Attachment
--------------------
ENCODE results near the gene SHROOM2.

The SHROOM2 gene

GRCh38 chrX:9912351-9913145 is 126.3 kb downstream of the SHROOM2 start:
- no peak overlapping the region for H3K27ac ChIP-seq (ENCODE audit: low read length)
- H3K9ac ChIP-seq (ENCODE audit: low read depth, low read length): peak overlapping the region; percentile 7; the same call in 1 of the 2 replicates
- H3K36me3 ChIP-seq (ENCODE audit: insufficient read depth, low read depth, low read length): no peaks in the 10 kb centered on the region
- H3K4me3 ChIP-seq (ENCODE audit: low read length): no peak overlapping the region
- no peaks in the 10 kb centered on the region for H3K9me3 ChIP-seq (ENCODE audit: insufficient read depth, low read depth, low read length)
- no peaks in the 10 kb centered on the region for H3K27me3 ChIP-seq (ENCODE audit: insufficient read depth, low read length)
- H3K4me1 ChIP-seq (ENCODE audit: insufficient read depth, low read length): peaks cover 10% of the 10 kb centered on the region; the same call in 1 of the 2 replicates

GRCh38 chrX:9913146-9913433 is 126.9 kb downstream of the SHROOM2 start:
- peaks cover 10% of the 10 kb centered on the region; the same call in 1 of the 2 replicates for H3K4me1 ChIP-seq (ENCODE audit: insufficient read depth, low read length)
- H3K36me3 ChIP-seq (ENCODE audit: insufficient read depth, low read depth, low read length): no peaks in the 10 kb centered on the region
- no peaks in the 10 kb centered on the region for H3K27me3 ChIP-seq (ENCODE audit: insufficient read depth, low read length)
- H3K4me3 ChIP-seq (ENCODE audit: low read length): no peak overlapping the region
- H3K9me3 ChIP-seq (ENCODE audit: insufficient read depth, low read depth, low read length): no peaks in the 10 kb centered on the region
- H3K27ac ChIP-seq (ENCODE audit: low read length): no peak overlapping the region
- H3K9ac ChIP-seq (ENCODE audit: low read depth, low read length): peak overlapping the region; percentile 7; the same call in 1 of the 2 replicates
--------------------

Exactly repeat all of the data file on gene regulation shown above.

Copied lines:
ENCODE results near the gene SHROOM2.

The SHROOM2 gene

GRCh38 chrX:9912351-9913145 is 126.3 kb downstream of the SHROOM2 start:
- no peak overlapping the region for H3K27ac ChIP-seq (ENCODE audit: low read length)
- H3K9ac ChIP-seq (ENCODE audit: low read depth, low read length): peak overlapping the region; percentile 7; the same call in 1 of the 2 replicates
- H3K36me3 ChIP-seq (ENCODE audit: insufficient read depth, low read depth, low read length): no peaks in the 10 kb centered on the region
- H3K4me3 ChIP-seq (ENCODE audit: low read length): no peak overlapping the region
- no peaks in the 10 kb centered on the region for H3K9me3 ChIP-seq (ENCODE audit: insufficient read depth, low read depth, low read length)
- no peaks in the 10 kb centered on the region for H3K27me3 ChIP-seq (ENCODE audit: insufficient read depth, low read length)
- H3K4me1 ChIP-seq (ENCODE audit: insufficient read depth, low read length): peaks cover 10% of the 10 kb centered on the region; the same call in 1 of the 2 replicates

GRCh38 chrX:9913146-9913433 is 126.9 kb downstream of the SHROOM2 start:
- peaks cover 10% of the 10 kb centered on the region; the same call in 1 of the 2 replicates for H3K4me1 ChIP-seq (ENCODE audit: insufficient read depth, low read length)
- H3K36me3 ChIP-seq (ENCODE audit: insufficient read depth, low read depth, low read length): no peaks in the 10 kb centered on the region
- no peaks in the 10 kb centered on the region for H3K27me3 ChIP-seq (ENCODE audit: insufficient read depth, low read length)
- H3K4me3 ChIP-seq (ENCODE audit: low read length): no peak overlapping the region
- H3K9me3 ChIP-seq (ENCODE audit: insufficient read depth, low read depth, low read length): no peaks in the 10 kb centered on the region
- H3K27ac ChIP-seq (ENCODE audit: low read length): no peak overlapping the region
- H3K9ac ChIP-seq (ENCODE audit: low read depth, low read length): peak overlapping the region; percentile 7; the same call in 1 of the 2 replicates